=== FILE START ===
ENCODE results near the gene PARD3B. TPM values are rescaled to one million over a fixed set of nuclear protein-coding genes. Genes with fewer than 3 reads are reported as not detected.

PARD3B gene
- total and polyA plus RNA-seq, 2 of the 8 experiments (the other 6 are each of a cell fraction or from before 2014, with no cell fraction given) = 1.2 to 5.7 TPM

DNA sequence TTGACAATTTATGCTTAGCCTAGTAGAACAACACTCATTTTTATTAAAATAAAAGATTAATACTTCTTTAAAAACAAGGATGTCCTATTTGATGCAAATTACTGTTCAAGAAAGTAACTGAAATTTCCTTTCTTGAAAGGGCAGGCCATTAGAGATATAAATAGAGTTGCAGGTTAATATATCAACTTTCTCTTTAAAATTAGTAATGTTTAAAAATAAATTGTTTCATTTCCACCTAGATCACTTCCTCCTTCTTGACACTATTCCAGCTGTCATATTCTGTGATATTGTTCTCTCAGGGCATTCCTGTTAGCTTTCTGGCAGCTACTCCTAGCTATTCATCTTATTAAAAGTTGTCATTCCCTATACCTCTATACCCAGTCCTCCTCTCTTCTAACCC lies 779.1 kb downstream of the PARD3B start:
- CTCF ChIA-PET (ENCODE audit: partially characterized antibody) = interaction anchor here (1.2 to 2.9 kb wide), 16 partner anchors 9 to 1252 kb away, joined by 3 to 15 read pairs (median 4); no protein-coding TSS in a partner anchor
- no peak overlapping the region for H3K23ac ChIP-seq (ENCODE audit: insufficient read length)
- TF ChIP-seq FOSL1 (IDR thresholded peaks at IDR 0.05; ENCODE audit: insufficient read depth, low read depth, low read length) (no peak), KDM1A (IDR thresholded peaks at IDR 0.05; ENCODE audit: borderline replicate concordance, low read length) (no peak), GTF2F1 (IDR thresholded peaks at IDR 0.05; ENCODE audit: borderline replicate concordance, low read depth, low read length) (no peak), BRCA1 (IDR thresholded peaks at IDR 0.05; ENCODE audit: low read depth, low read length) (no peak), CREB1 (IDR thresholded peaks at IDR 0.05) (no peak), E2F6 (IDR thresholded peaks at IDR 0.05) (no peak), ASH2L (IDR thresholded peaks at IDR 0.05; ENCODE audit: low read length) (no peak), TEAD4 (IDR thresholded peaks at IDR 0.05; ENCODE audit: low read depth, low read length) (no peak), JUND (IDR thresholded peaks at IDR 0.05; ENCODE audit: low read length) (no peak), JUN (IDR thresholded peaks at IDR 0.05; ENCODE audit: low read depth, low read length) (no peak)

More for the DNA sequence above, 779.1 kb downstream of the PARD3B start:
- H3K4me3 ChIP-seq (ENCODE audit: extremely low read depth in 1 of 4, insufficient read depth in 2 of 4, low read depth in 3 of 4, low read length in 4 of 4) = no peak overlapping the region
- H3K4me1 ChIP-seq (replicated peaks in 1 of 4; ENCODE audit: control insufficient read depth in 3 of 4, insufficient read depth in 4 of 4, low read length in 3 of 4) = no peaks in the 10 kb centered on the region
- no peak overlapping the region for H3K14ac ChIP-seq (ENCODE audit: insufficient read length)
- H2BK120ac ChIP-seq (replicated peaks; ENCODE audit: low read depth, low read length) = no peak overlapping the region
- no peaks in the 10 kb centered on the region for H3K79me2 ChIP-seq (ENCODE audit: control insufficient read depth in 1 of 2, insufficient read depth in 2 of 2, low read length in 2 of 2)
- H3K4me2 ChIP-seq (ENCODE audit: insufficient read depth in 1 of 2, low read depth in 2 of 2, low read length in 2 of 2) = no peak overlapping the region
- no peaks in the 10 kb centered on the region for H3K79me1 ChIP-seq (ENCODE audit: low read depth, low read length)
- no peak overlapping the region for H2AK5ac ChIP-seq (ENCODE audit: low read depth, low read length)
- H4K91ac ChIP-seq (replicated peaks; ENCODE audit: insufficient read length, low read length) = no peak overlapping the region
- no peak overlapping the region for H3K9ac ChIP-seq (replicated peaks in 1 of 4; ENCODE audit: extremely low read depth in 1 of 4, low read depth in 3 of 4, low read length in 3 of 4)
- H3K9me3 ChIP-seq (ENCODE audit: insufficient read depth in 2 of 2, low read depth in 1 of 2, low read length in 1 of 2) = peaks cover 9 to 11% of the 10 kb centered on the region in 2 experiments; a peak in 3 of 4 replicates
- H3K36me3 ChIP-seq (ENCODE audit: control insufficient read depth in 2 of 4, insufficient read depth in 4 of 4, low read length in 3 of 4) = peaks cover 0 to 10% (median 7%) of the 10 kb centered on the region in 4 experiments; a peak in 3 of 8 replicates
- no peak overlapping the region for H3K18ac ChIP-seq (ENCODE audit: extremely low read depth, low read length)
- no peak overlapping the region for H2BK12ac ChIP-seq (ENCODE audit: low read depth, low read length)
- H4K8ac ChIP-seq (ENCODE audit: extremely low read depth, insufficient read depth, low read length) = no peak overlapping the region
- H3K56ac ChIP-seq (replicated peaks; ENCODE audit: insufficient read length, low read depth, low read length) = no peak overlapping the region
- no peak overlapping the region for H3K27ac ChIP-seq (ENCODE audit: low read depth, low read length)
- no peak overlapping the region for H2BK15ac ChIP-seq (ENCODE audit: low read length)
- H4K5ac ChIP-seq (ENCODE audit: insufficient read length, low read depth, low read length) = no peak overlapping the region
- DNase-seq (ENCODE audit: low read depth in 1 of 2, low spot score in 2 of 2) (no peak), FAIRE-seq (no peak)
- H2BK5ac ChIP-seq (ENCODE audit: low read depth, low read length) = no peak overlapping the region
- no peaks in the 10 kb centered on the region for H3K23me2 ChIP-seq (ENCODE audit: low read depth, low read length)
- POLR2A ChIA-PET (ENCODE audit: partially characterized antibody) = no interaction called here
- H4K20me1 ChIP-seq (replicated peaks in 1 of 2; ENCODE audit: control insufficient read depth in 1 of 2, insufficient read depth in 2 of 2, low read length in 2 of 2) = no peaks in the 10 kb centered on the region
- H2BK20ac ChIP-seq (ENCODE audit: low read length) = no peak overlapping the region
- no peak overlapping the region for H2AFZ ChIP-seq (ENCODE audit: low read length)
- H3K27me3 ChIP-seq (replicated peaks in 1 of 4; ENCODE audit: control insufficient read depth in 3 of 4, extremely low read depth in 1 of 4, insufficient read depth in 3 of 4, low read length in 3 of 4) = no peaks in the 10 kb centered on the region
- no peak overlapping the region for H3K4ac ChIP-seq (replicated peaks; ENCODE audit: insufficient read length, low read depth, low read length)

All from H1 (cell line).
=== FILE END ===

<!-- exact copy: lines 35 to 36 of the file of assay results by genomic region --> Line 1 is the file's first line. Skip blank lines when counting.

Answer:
- H3K27me3 ChIP-seq (replicated peaks in 1 of 4; ENCODE audit: control insufficient read depth in 3 of 4, extremely low read depth in 1 of 4, insufficient read depth in 3 of 4, low read length in 3 of 4) = no peaks in the 10 kb centered on the region
- no peak overlapping the region for H3K4ac ChIP-seq (replicated peaks; ENCODE audit: insufficient read length, low read depth, low read length)